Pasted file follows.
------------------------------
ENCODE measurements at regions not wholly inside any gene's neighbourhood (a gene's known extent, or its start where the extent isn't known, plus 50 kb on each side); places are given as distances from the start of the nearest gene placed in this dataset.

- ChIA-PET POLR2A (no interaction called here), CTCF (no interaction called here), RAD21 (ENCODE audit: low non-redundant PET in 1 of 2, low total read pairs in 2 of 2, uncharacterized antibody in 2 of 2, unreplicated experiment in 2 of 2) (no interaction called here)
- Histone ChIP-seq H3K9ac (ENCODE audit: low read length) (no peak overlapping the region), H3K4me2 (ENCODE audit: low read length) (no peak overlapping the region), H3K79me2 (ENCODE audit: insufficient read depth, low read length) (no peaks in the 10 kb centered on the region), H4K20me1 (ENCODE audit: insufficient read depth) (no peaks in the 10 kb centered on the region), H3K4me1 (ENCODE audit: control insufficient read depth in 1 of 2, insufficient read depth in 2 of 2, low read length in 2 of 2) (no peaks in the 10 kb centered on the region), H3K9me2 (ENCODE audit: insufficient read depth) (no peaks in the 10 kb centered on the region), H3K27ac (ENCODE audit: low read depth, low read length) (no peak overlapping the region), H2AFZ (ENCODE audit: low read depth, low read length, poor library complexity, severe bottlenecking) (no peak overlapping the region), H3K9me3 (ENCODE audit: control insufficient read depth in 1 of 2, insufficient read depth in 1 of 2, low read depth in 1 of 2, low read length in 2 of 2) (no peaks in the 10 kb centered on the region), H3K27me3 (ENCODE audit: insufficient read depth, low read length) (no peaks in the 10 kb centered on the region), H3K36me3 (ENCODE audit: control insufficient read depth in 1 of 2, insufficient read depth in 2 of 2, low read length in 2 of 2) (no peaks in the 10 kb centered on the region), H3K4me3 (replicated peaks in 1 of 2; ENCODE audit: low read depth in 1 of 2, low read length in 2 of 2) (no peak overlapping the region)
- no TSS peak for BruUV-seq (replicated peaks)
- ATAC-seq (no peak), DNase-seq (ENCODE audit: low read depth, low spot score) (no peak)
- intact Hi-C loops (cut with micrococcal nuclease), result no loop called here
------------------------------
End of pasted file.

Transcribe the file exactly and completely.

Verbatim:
ENCODE measurements at regions not wholly inside any gene's neighbourhood (a gene's known extent, or its start where the extent isn't known, plus 50 kb on each side); places are given as distances from the start of the nearest gene placed in this dataset.

- ChIA-PET POLR2A (no interaction called here), CTCF (no interaction called here), RAD21 (ENCODE audit: low non-redundant PET in 1 of 2, low total read pairs in 2 of 2, uncharacterized antibody in 2 of 2, unreplicated experiment in 2 of 2) (no interaction called here)
- Histone ChIP-seq H3K9ac (ENCODE audit: low read length) (no peak overlapping the region), H3K4me2 (ENCODE audit: low read length) (no peak overlapping the region), H3K79me2 (ENCODE audit: insufficient read depth, low read length) (no peaks in the 10 kb centered on the region), H4K20me1 (ENCODE audit: insufficient read depth) (no peaks in the 10 kb centered on the region), H3K4me1 (ENCODE audit: control insufficient read depth in 1 of 2, insufficient read depth in 2 of 2, low read length in 2 of 2) (no peaks in the 10 kb centered on the region), H3K9me2 (ENCODE audit: insufficient read depth) (no peaks in the 10 kb centered on the region), H3K27ac (ENCODE audit: low read depth, low read length) (no peak overlapping the region), H2AFZ (ENCODE audit: low read depth, low read length, poor library complexity, severe bottlenecking) (no peak overlapping the region), H3K9me3 (ENCODE audit: control insufficient read depth in 1 of 2, insufficient read depth in 1 of 2, low read depth in 1 of 2, low read length in 2 of 2) (no peaks in the 10 kb centered on the region), H3K27me3 (ENCODE audit: insufficient read depth, low read length) (no peaks in the 10 kb centered on the region), H3K36me3 (ENCODE audit: control insufficient read depth in 1 of 2, insufficient read depth in 2 of 2, low read length in 2 of 2) (no peaks in the 10 kb centered on the region), H3K4me3 (replicated peaks in 1 of 2; ENCODE audit: low read depth in 1 of 2, low read length in 2 of 2) (no peak overlapping the region)
- no TSS peak for BruUV-seq (replicated peaks)
- ATAC-seq (no peak), DNase-seq (ENCODE audit: low read depth, low spot score) (no peak)
- intact Hi-C loops (cut with micrococcal nuclease), result no loop called here